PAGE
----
3. Chamfered “moulding” was ripped on the table saw, and nailed in place in the corners

Poring the Bench Top

I used a concrete mixer to mix and pour the fiber-reinforced concrete for the bench top. I mixed the concrete “slightly wet” in the hopes that it would conform to the form better, and create a smooth bench top surface. This worked for the most part. After letting the concrete cure for 5 days, I was ready to set the bench top on the base.

Setting the Bench Top

I used a 4’x8′ utility trailer pulled behind my side-by-side to haul the bench top up to the building site. At about 450-500lb, lifting this bench top was out of scope for one person. So I used ramps and straps to “pull” the bench top onto the bench base (with some jockeying and shifting by hand). I can’t say I would try this again. I had propped up the bench top with 2×4 material, and had a “violent shift/set-down” which resulted in a large crack. This was fine, as I was able to support the top (level) and mortar it in place. Not elegant, but I got the job done.

What I Like About this Bench

The finished bench is GREAT! Here’s what I like about it:

  • The proportions and dimensions work great for me- I have room to set another rifle next to the one I’m shooting
  • The chamfered edges on the bench top prevent sharp surfaces from abrading your arms and look nice
  • It is VERY solid
  • The slab provides a great “sweepable” surface to set a chair on, set your feet on

What I’ll Do Differently Next Time

For my next concrete bench (I need at least one more) I’ll consider doing the following:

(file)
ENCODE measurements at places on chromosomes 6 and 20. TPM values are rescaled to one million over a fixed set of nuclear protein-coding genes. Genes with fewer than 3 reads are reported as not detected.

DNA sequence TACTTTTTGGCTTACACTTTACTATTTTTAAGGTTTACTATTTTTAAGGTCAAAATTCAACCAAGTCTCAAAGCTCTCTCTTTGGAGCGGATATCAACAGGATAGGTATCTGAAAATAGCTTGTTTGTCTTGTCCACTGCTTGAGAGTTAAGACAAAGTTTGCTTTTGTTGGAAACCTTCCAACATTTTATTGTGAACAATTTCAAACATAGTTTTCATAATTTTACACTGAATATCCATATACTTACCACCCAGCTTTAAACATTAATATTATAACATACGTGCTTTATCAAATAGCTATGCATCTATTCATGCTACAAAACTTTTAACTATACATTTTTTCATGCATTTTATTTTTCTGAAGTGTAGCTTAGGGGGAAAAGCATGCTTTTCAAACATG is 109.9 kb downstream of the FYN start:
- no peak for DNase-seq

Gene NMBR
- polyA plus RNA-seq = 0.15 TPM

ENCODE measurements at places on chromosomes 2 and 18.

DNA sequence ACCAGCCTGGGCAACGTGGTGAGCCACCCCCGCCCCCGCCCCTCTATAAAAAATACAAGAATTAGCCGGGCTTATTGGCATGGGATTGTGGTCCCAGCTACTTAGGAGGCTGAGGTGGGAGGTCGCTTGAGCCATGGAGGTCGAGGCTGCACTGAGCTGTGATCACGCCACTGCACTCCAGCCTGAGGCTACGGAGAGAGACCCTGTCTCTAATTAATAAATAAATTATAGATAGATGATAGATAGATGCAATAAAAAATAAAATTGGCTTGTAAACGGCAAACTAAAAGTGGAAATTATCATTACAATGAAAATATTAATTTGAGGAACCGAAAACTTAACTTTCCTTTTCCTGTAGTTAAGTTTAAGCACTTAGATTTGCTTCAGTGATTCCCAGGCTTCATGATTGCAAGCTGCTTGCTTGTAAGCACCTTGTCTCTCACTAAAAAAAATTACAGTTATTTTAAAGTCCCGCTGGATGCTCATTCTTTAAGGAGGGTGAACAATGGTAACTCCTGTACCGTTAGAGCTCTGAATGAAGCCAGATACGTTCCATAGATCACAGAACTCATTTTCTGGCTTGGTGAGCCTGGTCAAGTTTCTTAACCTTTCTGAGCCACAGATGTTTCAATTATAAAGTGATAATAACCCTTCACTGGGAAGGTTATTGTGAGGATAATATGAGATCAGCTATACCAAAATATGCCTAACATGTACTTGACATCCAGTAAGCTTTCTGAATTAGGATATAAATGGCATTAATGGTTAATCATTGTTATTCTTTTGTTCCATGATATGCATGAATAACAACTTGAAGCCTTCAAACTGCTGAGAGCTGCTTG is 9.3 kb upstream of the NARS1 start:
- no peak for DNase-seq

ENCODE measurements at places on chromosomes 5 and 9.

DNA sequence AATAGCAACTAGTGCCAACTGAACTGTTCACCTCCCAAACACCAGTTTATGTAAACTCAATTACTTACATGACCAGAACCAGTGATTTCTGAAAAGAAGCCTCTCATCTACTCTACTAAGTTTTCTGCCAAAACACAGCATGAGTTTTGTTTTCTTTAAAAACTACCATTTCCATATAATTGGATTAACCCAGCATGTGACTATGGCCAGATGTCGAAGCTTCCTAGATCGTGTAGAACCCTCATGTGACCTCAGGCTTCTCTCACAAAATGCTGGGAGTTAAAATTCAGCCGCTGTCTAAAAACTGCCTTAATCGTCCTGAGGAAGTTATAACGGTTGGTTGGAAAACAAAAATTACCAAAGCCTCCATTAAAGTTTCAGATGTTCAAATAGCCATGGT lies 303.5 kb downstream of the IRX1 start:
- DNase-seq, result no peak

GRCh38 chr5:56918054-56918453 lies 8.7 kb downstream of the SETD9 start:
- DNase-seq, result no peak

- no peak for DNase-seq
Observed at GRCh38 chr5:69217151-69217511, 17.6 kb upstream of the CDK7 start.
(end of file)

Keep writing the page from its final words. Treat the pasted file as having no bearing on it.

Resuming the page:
1. Using a different bench top reinforcement method (remesh?). I’m not totally confident with the fiber reinforced top
  2. Use the correct mortar, get more training on laying bricks
  3. Make the slab 8′ wide instead of 6′ wide

I’d be curious to hear your thoughts on my bench! Have you built one? Please leave a comment to share your experiences/thoughts.

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One thought on “DIY Concrete Shooting Bench and Slab for Under $300”

  1. Hi Gavin, I like your bench but also see improvements. I am new to reloading and really like the way you explain and communicate. I did look at a website called the ultimate sniper shooting bench which is portable but very expensive. With your bench I would pretty much do everything the way you did it except I do use the granite table top, I would Epoxy everything for cleanliness except the top. Most people don’t have room or distance shooting like you do.

    There’s so much to learn and I have a Dillon XL 750 with all the bells and whistle‘s.

    I’m having a lot of trouble with the primers either not seating going in sideways damaged. I bought the loader from a gun shop in Reno Nevada because you’re in California there’s nothing left. But from the very beginning that said trouble and I’ve talked to Dillon many many times I finally got so fed up I sent it back so they can fix. Have you had any issues with the loading of primers? I definitely rework the shell and make sure all the specs are right including the primer hole. I just hope I haven’t made a mistake with this loader? Scott Drescher